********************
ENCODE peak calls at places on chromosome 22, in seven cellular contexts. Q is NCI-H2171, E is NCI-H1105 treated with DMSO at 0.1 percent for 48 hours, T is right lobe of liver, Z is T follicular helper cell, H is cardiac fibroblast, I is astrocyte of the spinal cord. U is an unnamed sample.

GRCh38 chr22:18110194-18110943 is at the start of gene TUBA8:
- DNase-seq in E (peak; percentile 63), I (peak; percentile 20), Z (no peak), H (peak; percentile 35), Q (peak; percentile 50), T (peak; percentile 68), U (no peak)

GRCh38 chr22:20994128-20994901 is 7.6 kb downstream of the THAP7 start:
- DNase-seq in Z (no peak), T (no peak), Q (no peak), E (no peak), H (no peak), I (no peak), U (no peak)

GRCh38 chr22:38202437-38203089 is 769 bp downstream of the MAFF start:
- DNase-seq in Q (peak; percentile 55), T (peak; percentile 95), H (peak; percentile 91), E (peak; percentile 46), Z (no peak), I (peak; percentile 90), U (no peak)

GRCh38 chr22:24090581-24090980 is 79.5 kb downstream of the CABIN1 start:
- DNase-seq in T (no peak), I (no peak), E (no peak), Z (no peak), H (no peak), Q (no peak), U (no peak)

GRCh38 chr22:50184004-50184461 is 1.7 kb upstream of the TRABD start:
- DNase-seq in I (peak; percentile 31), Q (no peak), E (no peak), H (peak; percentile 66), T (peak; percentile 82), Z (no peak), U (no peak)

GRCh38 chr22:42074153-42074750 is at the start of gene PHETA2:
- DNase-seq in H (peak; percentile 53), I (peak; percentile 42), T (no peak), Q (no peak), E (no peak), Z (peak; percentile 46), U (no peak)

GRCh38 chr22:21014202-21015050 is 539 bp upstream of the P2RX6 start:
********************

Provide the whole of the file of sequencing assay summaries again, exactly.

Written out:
ENCODE peak calls at places on chromosome 22, in seven cellular contexts. Q is NCI-H2171, E is NCI-H1105 treated with DMSO at 0.1 percent for 48 hours, T is right lobe of liver, Z is T follicular helper cell, H is cardiac fibroblast, I is astrocyte of the spinal cord. U is an unnamed sample.

GRCh38 chr22:18110194-18110943 is at the start of gene TUBA8:
- DNase-seq in E (peak; percentile 63), I (peak; percentile 20), Z (no peak), H (peak; percentile 35), Q (peak; percentile 50), T (peak; percentile 68), U (no peak)

GRCh38 chr22:20994128-20994901 is 7.6 kb downstream of the THAP7 start:
- DNase-seq in Z (no peak), T (no peak), Q (no peak), E (no peak), H (no peak), I (no peak), U (no peak)

GRCh38 chr22:38202437-38203089 is 769 bp downstream of the MAFF start:
- DNase-seq in Q (peak; percentile 55), T (peak; percentile 95), H (peak; percentile 91), E (peak; percentile 46), Z (no peak), I (peak; percentile 90), U (no peak)

GRCh38 chr22:24090581-24090980 is 79.5 kb downstream of the CABIN1 start:
- DNase-seq in T (no peak), I (no peak), E (no peak), Z (no peak), H (no peak), Q (no peak), U (no peak)

GRCh38 chr22:50184004-50184461 is 1.7 kb upstream of the TRABD start:
- DNase-seq in I (peak; percentile 31), Q (no peak), E (no peak), H (peak; percentile 66), T (peak; percentile 82), Z (no peak), U (no peak)

GRCh38 chr22:42074153-42074750 is at the start of gene PHETA2:
- DNase-seq in H (peak; percentile 53), I (peak; percentile 42), T (no peak), Q (no peak), E (no peak), Z (peak; percentile 46), U (no peak)

GRCh38 chr22:21014202-21015050 is 539 bp upstream of the P2RX6 start: